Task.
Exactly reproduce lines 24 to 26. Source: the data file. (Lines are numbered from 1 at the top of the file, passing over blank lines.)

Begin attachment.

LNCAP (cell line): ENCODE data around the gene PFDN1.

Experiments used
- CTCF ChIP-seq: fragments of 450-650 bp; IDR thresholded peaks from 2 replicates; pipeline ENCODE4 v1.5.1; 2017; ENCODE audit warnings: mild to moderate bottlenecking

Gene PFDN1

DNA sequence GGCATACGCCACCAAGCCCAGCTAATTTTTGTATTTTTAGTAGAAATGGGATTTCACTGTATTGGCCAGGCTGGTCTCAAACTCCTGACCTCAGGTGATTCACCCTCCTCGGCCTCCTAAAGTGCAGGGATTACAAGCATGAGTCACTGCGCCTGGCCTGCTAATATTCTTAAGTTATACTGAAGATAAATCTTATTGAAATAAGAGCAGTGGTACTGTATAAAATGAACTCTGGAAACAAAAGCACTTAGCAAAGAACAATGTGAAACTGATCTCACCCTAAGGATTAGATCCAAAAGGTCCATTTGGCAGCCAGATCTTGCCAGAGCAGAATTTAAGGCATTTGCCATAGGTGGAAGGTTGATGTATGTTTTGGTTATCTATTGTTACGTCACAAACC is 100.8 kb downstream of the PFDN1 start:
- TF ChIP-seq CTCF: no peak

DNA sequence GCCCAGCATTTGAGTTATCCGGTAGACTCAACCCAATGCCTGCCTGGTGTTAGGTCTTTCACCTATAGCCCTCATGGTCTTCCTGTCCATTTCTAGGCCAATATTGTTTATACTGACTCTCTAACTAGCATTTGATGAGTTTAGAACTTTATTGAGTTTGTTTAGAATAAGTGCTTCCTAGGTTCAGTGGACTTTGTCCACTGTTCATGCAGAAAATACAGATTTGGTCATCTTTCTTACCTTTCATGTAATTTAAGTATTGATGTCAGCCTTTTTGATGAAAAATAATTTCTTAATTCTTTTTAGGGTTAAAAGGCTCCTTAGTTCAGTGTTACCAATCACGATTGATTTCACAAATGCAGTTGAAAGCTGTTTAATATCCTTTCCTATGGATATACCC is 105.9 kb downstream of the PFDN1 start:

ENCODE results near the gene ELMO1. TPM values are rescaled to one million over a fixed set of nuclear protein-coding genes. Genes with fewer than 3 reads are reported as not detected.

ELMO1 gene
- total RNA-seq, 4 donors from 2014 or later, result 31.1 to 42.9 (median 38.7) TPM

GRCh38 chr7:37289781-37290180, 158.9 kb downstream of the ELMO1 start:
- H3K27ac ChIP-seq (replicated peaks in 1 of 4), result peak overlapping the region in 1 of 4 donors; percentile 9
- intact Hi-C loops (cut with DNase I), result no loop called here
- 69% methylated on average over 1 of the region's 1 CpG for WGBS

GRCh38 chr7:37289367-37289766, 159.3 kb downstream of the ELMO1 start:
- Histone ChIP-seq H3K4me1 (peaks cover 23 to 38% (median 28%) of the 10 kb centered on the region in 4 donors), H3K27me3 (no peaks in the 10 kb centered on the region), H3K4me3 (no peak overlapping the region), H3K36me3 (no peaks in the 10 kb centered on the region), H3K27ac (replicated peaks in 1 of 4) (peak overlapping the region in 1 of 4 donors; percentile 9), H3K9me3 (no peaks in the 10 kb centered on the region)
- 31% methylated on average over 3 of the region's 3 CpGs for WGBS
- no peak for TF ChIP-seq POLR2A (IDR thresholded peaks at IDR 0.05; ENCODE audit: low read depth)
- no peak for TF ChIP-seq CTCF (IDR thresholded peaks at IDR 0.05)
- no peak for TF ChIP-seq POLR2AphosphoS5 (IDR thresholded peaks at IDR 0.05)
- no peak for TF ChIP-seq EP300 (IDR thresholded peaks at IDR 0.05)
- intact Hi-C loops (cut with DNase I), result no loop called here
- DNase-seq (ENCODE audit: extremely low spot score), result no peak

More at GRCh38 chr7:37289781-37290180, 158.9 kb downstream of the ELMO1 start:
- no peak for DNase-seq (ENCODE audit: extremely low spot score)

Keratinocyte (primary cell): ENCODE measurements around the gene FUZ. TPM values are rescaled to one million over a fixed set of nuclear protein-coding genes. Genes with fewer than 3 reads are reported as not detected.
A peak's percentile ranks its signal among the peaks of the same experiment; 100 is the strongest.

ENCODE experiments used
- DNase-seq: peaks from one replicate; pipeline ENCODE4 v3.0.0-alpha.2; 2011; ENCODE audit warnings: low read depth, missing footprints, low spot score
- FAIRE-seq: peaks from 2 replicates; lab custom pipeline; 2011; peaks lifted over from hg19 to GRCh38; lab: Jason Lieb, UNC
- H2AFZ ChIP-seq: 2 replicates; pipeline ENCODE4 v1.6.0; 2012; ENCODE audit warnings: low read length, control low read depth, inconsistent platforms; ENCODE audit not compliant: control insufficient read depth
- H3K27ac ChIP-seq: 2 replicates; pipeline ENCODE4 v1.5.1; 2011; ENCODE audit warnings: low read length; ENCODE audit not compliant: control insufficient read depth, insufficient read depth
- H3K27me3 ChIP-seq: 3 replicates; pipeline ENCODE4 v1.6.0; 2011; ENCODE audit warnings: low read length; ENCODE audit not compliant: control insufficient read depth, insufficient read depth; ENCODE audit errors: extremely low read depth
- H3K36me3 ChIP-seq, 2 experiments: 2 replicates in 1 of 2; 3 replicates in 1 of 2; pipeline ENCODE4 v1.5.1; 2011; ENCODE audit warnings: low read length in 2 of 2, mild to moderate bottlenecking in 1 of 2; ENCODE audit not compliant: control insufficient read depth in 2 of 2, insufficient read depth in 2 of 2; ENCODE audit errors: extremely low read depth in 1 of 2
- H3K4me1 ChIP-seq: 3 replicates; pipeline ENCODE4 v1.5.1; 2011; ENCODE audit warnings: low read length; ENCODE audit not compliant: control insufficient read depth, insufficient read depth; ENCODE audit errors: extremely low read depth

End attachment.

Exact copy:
More at GRCh38 chr7:37289781-37290180, 158.9 kb downstream of the ELMO1 start:
- no peak for DNase-seq (ENCODE audit: extremely low spot score)

Keratinocyte (primary cell): ENCODE measurements around the gene FUZ. TPM values are rescaled to one million over a fixed set of nuclear protein-coding genes. Genes with fewer than 3 reads are reported as not detected.